Morning Glory: 30 Best Dishes

$: $4 to $7 $$: $7 to $10 $$$: $10 and above      : Alcohol available

the elsie combo
tommy's restaurant

The menu at Tommy's Restaurant is just as much about community as it is the food. Since 1972, chef and owner Tommy Fello has been cooking whatever customers can throw at him — then naming the dish after the creator. The Elsie Combo ($5.99) is no exception. Homesick John Carroll University students Mark and Mike McCue asked Fello to whip up their mother Elsie's triple-decker breakfast sandwich. Three slices of toasted white bread are loaded with tomato, lettuce, two eggs, American cheese, bacon, mayonnaise and fresh-ground peanut butter. "It seemed kind of strange," says Fello. "But I just made it." It's been on the menufor around 32 years now. "When people try it, they absolutely love it," he says. Mon-Fri 9:30-11:30 a.m., Sat 7:30-11:30 a.m., Sun 9 a.m.-1 p.m. 1824 Coventry Road, Cleveland Heights, 216-321-7757, $$

Egg White Frittata

1890 at the arcade

"We're not trying to put anyone on a diet," says Chris Smith, executive chef at the Hyatt Regency Cleveland's 1890 at the Arcade. "But we are trying to give everyone some healthier options." It's part of the Hyatt's "Food. Thoughtfully sourced. Carefully served." motto, and it helped the egg white frittata ($13) find its way onto the breakfast menu at this sophisticated downtown spot. The egg whites are cooked up with chicken sausage, feta cheese and spinach and served in a miniature skillet, with a freshly cut tomato on the side topped with breadcrumbs, fresh herbs and garlic. Diners can add a touch of hot sauce, but Smith chooses to eat his as-is. "It's something we like to eat," he says of the inspiration behind the dish. "It's one of our top sellers." Mon-Fri 6:30-11 a.m., Sat & Sun 6:30 a.m.-noon. 420 Superior Ave. E, Cleveland, 216-776-4562, $$$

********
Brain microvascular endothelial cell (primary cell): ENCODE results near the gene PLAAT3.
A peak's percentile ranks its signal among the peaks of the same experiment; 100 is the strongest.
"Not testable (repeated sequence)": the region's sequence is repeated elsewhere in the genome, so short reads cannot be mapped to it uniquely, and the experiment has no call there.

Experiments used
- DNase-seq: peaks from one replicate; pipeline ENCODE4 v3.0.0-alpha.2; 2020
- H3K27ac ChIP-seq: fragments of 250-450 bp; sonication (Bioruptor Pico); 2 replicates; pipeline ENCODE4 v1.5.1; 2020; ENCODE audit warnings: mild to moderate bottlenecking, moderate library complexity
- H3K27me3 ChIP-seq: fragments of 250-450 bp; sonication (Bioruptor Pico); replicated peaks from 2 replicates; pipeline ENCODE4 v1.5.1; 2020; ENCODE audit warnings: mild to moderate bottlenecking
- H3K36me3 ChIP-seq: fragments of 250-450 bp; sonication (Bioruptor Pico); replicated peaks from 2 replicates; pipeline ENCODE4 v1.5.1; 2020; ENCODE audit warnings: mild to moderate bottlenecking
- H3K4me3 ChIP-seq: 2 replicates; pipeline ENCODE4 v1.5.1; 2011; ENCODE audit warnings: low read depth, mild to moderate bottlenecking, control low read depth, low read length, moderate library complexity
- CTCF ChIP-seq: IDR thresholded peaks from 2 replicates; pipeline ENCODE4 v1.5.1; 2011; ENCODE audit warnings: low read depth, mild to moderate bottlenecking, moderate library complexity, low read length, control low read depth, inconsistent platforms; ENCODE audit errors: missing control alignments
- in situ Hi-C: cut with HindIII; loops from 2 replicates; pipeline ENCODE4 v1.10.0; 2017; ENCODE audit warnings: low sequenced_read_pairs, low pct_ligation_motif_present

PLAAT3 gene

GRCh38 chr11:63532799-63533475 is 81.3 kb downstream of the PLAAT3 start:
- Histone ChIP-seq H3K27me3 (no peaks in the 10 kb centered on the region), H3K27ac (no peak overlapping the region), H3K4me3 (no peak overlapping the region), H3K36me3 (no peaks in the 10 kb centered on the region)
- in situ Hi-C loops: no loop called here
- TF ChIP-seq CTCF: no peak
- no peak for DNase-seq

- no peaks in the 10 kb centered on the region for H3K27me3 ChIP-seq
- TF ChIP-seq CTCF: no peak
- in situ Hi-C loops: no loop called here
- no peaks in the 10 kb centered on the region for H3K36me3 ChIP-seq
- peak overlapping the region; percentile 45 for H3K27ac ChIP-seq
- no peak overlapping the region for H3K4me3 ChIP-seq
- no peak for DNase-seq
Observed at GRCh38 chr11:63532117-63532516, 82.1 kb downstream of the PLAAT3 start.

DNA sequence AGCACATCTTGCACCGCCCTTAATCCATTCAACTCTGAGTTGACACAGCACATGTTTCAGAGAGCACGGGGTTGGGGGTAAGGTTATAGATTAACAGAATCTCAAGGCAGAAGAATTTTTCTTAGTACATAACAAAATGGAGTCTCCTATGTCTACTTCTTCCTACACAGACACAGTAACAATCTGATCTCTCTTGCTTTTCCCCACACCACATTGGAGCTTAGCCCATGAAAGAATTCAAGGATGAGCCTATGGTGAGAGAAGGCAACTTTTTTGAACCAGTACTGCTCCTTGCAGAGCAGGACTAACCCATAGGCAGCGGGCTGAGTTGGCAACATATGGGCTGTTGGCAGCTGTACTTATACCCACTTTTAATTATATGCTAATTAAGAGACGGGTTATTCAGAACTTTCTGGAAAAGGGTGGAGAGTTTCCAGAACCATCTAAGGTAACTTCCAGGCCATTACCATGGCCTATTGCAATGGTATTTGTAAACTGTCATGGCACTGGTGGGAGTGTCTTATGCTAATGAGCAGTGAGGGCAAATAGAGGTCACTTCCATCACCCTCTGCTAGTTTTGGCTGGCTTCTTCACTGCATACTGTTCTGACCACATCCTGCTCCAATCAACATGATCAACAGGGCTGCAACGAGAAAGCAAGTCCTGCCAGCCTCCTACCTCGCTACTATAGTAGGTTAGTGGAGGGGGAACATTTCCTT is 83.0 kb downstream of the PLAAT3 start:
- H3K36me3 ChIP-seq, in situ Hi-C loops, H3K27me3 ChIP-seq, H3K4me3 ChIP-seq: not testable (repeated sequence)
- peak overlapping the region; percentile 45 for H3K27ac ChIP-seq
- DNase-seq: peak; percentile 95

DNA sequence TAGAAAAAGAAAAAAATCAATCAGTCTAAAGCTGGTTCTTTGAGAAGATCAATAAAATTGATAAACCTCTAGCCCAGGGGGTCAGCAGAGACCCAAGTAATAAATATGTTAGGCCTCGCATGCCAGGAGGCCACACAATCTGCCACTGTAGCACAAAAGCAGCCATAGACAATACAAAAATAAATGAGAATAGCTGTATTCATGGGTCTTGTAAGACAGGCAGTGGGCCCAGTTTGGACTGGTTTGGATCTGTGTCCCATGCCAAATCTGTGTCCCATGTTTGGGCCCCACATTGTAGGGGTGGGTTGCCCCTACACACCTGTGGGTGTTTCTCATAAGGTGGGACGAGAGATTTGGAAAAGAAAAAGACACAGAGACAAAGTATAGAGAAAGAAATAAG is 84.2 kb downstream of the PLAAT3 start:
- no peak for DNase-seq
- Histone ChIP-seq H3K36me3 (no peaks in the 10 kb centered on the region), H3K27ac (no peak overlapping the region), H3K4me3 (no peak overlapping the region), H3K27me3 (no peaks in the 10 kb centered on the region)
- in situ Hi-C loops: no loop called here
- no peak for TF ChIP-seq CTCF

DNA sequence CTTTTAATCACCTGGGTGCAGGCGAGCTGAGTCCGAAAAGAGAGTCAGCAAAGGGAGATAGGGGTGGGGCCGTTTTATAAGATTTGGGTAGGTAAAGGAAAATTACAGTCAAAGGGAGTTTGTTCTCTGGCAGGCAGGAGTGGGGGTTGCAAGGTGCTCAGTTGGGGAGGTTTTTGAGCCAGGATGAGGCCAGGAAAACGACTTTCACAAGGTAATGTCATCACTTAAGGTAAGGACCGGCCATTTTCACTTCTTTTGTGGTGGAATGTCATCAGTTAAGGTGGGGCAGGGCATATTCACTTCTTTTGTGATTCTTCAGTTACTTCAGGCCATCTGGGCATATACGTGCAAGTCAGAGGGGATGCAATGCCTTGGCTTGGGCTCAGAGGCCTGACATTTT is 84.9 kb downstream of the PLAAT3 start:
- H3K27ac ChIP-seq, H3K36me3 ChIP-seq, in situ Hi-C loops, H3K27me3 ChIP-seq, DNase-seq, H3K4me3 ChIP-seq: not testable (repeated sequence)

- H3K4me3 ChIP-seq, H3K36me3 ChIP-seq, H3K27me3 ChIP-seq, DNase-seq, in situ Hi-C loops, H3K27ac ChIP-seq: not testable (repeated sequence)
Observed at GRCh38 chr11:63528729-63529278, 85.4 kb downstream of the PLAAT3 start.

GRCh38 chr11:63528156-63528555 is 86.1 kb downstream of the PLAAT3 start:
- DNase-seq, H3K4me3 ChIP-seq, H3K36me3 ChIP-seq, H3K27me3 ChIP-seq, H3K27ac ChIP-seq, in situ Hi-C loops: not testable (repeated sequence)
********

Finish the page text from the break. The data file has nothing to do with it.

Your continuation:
Fried Chicken Buttermilk Biscuit Sandwich

beachland ballroom & tavern

You'll swear that a Southern grandma sprinkles love on the fried chicken buttermilk biscuit sandwich ($6.50) at the Beachland Ballroom & Tavern's Sunday brunch. The savory, sweet, sticky, delightful mess includes two chicken breast fillets that are juicy on the inside with a crunchy crust, house-made pickles, whole-grain mustard and Amish-country honey. The biscuit is the superstar: Tender inside and golden brown outside, it clearly didn't come from a cardboard tube. It's easy to imagine the recipe handwritten on grease-stained paper and passed down through generations. "It's a really traditional recipe: butter, flour, buttermilk, leavening," says chef Melissa Dougherty. "It's so simple, but they come out perfectly fluffy every time." Diners can also order the biscuits with sausage or wild mushroom gravy or a la carte with honey or jelly. Next time you're craving a quintessential biscuit, head to the East Side. It's a lot easier than making a trip down South. Sun 11 a.m.-3 p.m. 15711 Waterloo Road, Cleveland, 216-383-1124, $ 

tournedos benedict

Heck's Cafe

The steak is tender, the Hollandaise sauce delicate. The tournedos benedict ($15.50) at Heck's Cafe is a thoughtful re-imagining of eggs benedict: fried egg over an English muffin with fresh spinach leaves and a small beef tenderloin fillet. It's one of three brunch benedicts at Heck's — besides the classic dish, there's a Portobello Florentine version. Tournedos benedict appears on ambitious brunch menus across the country, but Heck's owner Fadi Daoud says he created his version while remaking his menu three years ago, importing the fillet from a now-retired dinner item. It also has Daoud's stamp of approval. "It's probably my favorite dish — just enough spinach, just enough Hollandaise sauce. It's a small dish, but satisfying for brunch." Sun 10:30 a.m.-3 p.m. 2927 Bridge Ave., Cleveland, 216-861-5464, $$ 

smokey hash and eggs

west side market cafe

For the key ingredient in his breakfast hash, the West Side Market Cafe's new chef steps right over to Czuchraj Meats, a market stand just outside the cafe's door. Tom Szoradi dices Czuchraj's mild pork-and-beef smokies for his smokey hash and eggs ($8). "In my traditional trip to the market, I'd pick up a smokie and walk around eating it," says Szoradi. "I figured it'd work well if it were fried up and crispy on the outside." The cured meat adds a sharp smokehouse flavor to the hash, made with Yukon potatoes, while the smokie casing adds a satisfying crunch. For the mustard sauce, poured over the eggs, the chef mixes a spicy mustard powder, a grainy Dijon mustard, paprika and chili powder. Szoradi remade the cafe's menu in June, and the hash fits its theme; he says about nine of the 10 ingredients come from the market. Mon-Sat 7 a.m.-noon, Sun 9 a.m.-noon. 1979 W. 25th St., Cleveland, 216-579-6800, $